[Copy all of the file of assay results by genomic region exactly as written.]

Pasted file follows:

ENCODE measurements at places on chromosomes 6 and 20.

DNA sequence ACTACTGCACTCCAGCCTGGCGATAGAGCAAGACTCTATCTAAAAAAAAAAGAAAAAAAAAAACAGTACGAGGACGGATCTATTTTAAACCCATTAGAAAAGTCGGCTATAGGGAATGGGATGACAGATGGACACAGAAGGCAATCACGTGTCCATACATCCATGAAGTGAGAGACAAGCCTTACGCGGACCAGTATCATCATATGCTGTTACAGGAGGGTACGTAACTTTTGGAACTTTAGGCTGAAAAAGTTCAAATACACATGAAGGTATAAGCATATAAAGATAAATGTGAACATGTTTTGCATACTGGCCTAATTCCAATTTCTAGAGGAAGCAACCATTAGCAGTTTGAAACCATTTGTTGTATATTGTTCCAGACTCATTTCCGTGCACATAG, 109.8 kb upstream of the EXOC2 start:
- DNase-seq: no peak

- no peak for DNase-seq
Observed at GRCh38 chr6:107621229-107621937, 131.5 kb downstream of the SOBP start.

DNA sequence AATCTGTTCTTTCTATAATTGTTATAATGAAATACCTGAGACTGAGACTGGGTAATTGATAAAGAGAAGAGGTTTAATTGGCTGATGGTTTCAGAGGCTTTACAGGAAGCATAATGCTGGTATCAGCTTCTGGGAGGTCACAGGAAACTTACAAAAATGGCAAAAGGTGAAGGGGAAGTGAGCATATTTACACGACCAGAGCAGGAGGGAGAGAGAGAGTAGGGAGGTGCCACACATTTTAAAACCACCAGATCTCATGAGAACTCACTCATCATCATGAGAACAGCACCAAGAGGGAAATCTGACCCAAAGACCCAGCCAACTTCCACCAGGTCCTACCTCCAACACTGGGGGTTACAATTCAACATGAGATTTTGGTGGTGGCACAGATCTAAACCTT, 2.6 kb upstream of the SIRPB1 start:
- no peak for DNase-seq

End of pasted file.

ENCODE measurements at places on chromosomes 6 and 20.

DNA sequence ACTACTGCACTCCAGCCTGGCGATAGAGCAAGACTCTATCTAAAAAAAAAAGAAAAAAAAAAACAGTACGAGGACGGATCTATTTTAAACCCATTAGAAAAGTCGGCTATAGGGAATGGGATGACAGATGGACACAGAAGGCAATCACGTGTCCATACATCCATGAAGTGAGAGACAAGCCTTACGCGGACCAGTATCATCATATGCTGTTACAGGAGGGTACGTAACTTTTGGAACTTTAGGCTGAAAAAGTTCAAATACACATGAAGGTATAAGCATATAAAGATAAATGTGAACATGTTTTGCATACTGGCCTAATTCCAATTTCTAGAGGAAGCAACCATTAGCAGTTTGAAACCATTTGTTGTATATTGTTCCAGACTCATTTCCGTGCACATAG, 109.8 kb upstream of the EXOC2 start:
- DNase-seq: no peak

- no peak for DNase-seq
Observed at GRCh38 chr6:107621229-107621937, 131.5 kb downstream of the SOBP start.

DNA sequence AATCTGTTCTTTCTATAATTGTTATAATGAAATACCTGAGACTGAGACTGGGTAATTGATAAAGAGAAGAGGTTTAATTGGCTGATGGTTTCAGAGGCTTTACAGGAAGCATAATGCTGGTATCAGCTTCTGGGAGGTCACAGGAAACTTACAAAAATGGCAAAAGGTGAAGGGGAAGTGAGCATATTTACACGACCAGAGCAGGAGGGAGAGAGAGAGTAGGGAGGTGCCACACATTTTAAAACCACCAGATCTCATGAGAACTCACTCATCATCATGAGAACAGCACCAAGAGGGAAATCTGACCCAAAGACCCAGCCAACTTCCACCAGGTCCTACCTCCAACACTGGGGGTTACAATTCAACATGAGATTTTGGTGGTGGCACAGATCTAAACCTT, 2.6 kb upstream of the SIRPB1 start:
- no peak for DNase-seq